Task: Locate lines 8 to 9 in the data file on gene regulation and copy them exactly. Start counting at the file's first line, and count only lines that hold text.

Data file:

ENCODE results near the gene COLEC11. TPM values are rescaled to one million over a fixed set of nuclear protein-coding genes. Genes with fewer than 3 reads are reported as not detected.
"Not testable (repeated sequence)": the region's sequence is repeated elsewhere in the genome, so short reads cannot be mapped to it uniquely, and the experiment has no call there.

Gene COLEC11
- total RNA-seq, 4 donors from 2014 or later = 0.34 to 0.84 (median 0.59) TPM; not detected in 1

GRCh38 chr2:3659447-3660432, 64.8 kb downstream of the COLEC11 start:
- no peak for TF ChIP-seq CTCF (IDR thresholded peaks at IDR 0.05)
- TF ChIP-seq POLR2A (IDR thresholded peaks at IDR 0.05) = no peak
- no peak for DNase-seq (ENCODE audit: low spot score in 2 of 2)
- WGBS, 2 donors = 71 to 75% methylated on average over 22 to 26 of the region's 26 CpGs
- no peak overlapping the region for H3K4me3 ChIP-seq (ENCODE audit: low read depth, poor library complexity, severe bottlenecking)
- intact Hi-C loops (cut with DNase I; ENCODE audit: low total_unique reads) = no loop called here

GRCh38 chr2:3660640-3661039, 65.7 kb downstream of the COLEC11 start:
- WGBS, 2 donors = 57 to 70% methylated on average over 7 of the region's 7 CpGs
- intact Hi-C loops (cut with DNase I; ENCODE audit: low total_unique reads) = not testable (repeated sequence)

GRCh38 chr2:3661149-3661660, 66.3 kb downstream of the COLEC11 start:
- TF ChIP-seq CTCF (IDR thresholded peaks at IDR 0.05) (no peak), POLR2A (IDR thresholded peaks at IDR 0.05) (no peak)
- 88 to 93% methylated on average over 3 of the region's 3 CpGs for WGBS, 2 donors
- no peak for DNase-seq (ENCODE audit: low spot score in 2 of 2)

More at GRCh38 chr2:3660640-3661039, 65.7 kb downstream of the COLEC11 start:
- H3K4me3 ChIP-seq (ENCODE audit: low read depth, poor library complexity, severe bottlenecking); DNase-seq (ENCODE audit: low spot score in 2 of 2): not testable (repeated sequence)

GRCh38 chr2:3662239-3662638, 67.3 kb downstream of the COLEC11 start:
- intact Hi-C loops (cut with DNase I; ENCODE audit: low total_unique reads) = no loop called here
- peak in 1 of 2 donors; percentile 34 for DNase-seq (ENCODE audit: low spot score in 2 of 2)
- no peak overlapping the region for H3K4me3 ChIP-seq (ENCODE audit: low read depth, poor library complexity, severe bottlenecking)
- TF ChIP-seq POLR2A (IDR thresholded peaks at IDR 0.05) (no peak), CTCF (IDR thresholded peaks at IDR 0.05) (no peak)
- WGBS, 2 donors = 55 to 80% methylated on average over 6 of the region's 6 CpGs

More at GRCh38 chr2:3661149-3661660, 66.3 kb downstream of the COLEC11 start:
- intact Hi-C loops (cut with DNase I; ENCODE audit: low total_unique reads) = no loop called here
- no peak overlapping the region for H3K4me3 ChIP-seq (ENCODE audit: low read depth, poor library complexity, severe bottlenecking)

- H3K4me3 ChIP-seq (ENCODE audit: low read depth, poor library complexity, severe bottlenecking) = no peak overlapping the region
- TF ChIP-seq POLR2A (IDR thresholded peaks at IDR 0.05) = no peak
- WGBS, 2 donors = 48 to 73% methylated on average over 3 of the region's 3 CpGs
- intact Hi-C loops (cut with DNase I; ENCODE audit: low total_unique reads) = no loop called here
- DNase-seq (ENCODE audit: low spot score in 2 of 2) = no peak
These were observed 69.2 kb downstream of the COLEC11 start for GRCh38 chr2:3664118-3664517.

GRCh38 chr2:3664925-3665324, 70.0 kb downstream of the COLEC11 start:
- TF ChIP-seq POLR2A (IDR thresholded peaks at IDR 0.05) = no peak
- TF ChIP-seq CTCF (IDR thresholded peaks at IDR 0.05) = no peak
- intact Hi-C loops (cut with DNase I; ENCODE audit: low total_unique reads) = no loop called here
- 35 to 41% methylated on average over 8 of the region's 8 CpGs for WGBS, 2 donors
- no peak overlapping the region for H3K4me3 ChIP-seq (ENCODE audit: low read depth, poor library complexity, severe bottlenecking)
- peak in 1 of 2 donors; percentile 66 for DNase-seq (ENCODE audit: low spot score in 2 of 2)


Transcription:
- no peak for DNase-seq (ENCODE audit: low spot score in 2 of 2)
- WGBS, 2 donors = 71 to 75% methylated on average over 22 to 26 of the region's 26 CpGs